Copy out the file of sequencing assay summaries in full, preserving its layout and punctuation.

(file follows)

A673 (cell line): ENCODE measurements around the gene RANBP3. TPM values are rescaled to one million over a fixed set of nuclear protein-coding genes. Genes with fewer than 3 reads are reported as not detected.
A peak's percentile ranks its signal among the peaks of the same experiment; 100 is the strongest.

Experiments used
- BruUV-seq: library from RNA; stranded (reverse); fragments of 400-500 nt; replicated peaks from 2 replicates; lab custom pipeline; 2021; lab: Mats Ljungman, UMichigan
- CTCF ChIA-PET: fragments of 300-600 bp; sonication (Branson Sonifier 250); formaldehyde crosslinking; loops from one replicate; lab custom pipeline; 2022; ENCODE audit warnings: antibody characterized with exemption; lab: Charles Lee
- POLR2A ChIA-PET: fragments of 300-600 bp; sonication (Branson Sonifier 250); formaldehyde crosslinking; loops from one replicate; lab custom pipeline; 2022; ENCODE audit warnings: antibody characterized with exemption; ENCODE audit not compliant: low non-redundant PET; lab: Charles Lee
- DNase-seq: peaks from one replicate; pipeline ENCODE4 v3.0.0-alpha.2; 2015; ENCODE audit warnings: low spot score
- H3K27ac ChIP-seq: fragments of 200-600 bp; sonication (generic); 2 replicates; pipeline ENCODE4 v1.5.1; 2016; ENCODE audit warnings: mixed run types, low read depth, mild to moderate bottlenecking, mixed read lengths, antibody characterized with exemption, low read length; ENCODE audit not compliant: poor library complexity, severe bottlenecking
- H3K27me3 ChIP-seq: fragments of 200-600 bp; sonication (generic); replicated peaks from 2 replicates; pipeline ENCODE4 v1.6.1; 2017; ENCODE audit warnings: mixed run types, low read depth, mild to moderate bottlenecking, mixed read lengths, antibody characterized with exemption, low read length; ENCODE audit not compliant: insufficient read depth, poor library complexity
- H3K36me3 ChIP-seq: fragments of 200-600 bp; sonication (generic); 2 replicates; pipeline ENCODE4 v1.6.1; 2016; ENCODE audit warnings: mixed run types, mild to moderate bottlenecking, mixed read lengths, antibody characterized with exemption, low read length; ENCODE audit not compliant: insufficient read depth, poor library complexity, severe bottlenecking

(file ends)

A673 (cell line): ENCODE measurements around the gene RANBP3. TPM values are rescaled to one million over a fixed set of nuclear protein-coding genes. Genes with fewer than 3 reads are reported as not detected.
A peak's percentile ranks its signal among the peaks of the same experiment; 100 is the strongest.

Experiments used
- BruUV-seq: library from RNA; stranded (reverse); fragments of 400-500 nt; replicated peaks from 2 replicates; lab custom pipeline; 2021; lab: Mats Ljungman, UMichigan
- CTCF ChIA-PET: fragments of 300-600 bp; sonication (Branson Sonifier 250); formaldehyde crosslinking; loops from one replicate; lab custom pipeline; 2022; ENCODE audit warnings: antibody characterized with exemption; lab: Charles Lee
- POLR2A ChIA-PET: fragments of 300-600 bp; sonication (Branson Sonifier 250); formaldehyde crosslinking; loops from one replicate; lab custom pipeline; 2022; ENCODE audit warnings: antibody characterized with exemption; ENCODE audit not compliant: low non-redundant PET; lab: Charles Lee
- DNase-seq: peaks from one replicate; pipeline ENCODE4 v3.0.0-alpha.2; 2015; ENCODE audit warnings: low spot score
- H3K27ac ChIP-seq: fragments of 200-600 bp; sonication (generic); 2 replicates; pipeline ENCODE4 v1.5.1; 2016; ENCODE audit warnings: mixed run types, low read depth, mild to moderate bottlenecking, mixed read lengths, antibody characterized with exemption, low read length; ENCODE audit not compliant: poor library complexity, severe bottlenecking
- H3K27me3 ChIP-seq: fragments of 200-600 bp; sonication (generic); replicated peaks from 2 replicates; pipeline ENCODE4 v1.6.1; 2017; ENCODE audit warnings: mixed run types, low read depth, mild to moderate bottlenecking, mixed read lengths, antibody characterized with exemption, low read length; ENCODE audit not compliant: insufficient read depth, poor library complexity
- H3K36me3 ChIP-seq: fragments of 200-600 bp; sonication (generic); 2 replicates; pipeline ENCODE4 v1.6.1; 2016; ENCODE audit warnings: mixed run types, mild to moderate bottlenecking, mixed read lengths, antibody characterized with exemption, low read length; ENCODE audit not compliant: insufficient read depth, poor library complexity, severe bottlenecking